Chronic PainHow to Reclaim Your Sex Life with Chronic Pain

How to Reclaim Your Sex Life with Chronic Pain

People living with chronic pain can feel as though their conditions consume their entire lives. Maintaining or reviving intimacy in your relationship may end up on the back burner as you focus on managing pain during everyday tasks. There are many complex reasons why your sex life with chronic pain is challenging, including the fear of pain that you may experience during sex. It is difficult to enjoy intimacy when you associate sex with pain.

So how can you manage your sex life with chronic pain and begin to enjoy your sexual relationship again? Consider the steps below as building blocks towards reclaiming your sex life with chronic pain.

Communicate with your partner

Communicate with your partner about sex life

A low sex drive can lead to feelings of embarrassment and guilt. If a lot of time has passed since you’ve been intimate with your partner, it can be hard to bring up the topic. Communicating with your partner about your specific concerns related to your sex life is one of the first steps towards reigniting your fire. Sit down with your partner and explain your concerns about your sexual relationship and that you’d like to rekindle the relationship.

Avoid asserting any kind of blame on yourself or your partner. Stay positive and discuss your concerns openly.

  • Avoid saying: “You never want to spend time with me anymore,” or “My sexual dysfunction has destroyed our lives.”
  • Try saying: “I really love when we take the time to spend intimate moments together.” This approach will seem less like an already-failing task and more like an exciting new chapter in your life.

Talking with your partner is also a great opportunity to clarify misunderstandings. Your partner may think that you are no longer attracted to her/him rather than understanding that as a chronic pain sufferer you struggle being aroused. Or maybe you thought your partner no longer wants to have sexual intercourse. In reality, she or he may be afraid to cause you more physical pain. Discussing these feelings together can help dissolve fears you have towards each other and pave the way towards improved communication, intimacy and sexual activity.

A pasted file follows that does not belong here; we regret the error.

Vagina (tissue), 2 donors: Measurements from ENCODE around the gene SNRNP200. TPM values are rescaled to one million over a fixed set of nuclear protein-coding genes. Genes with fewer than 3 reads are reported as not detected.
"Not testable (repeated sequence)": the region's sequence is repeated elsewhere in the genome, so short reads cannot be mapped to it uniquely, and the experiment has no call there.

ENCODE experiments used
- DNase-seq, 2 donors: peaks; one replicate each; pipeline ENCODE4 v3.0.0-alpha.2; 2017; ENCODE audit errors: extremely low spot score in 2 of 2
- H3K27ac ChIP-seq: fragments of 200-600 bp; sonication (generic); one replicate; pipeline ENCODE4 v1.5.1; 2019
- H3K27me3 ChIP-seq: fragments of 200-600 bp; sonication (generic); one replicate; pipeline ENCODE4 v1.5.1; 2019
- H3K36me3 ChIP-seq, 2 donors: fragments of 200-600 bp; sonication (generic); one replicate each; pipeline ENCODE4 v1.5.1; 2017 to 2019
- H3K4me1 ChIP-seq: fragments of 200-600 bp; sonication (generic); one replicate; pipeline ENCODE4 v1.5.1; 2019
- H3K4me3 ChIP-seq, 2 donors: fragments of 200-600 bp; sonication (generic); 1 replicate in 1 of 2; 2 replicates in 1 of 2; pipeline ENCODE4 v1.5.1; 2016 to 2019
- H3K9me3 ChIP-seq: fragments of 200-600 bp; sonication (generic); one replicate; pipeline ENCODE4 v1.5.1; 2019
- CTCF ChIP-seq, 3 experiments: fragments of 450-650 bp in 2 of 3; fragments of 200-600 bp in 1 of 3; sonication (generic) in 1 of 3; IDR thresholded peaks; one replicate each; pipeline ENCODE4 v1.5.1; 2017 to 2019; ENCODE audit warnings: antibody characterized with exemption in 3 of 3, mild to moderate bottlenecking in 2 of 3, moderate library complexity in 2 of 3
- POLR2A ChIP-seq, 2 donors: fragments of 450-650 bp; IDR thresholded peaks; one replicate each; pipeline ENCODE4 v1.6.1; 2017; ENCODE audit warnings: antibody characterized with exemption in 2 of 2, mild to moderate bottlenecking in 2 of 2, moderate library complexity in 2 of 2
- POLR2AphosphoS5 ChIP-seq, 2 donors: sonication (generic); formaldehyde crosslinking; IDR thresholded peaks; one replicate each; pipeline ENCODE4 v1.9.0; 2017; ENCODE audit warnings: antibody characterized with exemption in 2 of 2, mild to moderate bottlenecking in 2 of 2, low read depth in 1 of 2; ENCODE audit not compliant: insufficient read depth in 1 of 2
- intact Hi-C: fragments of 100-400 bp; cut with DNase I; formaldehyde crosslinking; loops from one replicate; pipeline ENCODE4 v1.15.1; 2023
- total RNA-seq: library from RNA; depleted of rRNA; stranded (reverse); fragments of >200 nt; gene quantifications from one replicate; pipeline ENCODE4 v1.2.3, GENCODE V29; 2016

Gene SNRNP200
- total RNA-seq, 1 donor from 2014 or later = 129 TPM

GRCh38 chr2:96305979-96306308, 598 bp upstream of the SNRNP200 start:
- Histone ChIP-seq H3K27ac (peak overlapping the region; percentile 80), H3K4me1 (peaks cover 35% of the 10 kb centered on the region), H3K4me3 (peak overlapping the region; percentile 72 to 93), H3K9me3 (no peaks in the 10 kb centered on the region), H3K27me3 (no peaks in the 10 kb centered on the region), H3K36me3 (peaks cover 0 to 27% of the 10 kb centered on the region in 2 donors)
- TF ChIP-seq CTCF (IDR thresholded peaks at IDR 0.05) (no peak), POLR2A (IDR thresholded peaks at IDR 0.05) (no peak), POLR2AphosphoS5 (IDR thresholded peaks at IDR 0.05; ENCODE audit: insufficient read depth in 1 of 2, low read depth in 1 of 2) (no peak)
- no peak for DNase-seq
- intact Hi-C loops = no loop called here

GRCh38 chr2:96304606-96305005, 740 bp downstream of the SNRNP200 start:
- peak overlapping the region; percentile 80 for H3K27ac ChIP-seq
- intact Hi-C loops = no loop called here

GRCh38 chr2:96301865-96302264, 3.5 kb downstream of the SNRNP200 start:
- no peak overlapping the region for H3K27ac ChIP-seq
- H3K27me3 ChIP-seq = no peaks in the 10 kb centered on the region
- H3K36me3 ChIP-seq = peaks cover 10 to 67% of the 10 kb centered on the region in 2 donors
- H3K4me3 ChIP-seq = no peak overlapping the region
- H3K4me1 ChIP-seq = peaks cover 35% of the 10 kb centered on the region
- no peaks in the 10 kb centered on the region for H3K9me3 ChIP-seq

Create intimacy without sex

intimacy without sex

Before attempting sexual activity again, try some activities that will make you two feel close again:

  • Hold hands while taking a walk together
  • Cuddle before you go to sleep or while watching TV
  • Kiss each other before you leave for work and when you get home

These simple signs of affection can be easily forgotten when you’ve been together for a long time or when you’re swept up by the bustle of daily life. But these actions can help you to quickly regain a feeling of intimacy.

Next, start planning dates and activities that will help you and your partner bond and get comfortable with each other again:

  • Try something you used to do together that you haven’t done in a while
  • Enjoy a nice dimly lit meal
  • Take a short walk while the sun sets
  • Sit and enjoy music you both like

If you are getting along well and would like to take it a step further, you can try activities that could lead to arousal:

  • Enjoy a trip to a hot tub together
  • Schedule a couples massage
  • Create a massage parlor in your bedroom with candles and body oil

Coincidently, these actions can also help reduce your pain!